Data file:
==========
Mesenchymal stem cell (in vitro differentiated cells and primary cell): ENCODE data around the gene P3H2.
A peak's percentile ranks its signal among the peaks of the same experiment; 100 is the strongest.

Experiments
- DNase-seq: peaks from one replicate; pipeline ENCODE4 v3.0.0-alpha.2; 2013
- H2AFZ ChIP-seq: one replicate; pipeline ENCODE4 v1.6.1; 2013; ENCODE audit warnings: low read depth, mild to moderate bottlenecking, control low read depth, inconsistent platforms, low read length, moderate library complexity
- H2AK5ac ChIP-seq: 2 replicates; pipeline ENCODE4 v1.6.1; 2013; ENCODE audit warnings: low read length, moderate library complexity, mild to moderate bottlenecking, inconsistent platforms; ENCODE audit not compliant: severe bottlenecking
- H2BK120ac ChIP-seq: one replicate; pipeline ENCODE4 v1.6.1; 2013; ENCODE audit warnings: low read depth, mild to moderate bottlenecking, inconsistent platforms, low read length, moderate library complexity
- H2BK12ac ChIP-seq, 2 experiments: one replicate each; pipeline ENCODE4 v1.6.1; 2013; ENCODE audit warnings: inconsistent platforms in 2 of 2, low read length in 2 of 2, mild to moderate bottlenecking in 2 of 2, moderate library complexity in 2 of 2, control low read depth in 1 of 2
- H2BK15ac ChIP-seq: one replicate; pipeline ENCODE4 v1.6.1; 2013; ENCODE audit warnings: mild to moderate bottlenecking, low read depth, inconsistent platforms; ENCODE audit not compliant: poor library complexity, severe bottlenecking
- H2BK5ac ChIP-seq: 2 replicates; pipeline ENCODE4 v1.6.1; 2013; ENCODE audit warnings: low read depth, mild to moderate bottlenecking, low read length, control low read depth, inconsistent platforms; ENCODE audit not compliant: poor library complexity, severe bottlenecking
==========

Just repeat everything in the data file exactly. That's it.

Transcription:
Mesenchymal stem cell (in vitro differentiated cells and primary cell): ENCODE data around the gene P3H2.
A peak's percentile ranks its signal among the peaks of the same experiment; 100 is the strongest.

Experiments
- DNase-seq: peaks from one replicate; pipeline ENCODE4 v3.0.0-alpha.2; 2013
- H2AFZ ChIP-seq: one replicate; pipeline ENCODE4 v1.6.1; 2013; ENCODE audit warnings: low read depth, mild to moderate bottlenecking, control low read depth, inconsistent platforms, low read length, moderate library complexity
- H2AK5ac ChIP-seq: 2 replicates; pipeline ENCODE4 v1.6.1; 2013; ENCODE audit warnings: low read length, moderate library complexity, mild to moderate bottlenecking, inconsistent platforms; ENCODE audit not compliant: severe bottlenecking
- H2BK120ac ChIP-seq: one replicate; pipeline ENCODE4 v1.6.1; 2013; ENCODE audit warnings: low read depth, mild to moderate bottlenecking, inconsistent platforms, low read length, moderate library complexity
- H2BK12ac ChIP-seq, 2 experiments: one replicate each; pipeline ENCODE4 v1.6.1; 2013; ENCODE audit warnings: inconsistent platforms in 2 of 2, low read length in 2 of 2, mild to moderate bottlenecking in 2 of 2, moderate library complexity in 2 of 2, control low read depth in 1 of 2
- H2BK15ac ChIP-seq: one replicate; pipeline ENCODE4 v1.6.1; 2013; ENCODE audit warnings: mild to moderate bottlenecking, low read depth, inconsistent platforms; ENCODE audit not compliant: poor library complexity, severe bottlenecking
- H2BK5ac ChIP-seq: 2 replicates; pipeline ENCODE4 v1.6.1; 2013; ENCODE audit warnings: low read depth, mild to moderate bottlenecking, low read length, control low read depth, inconsistent platforms; ENCODE audit not compliant: poor library complexity, severe bottlenecking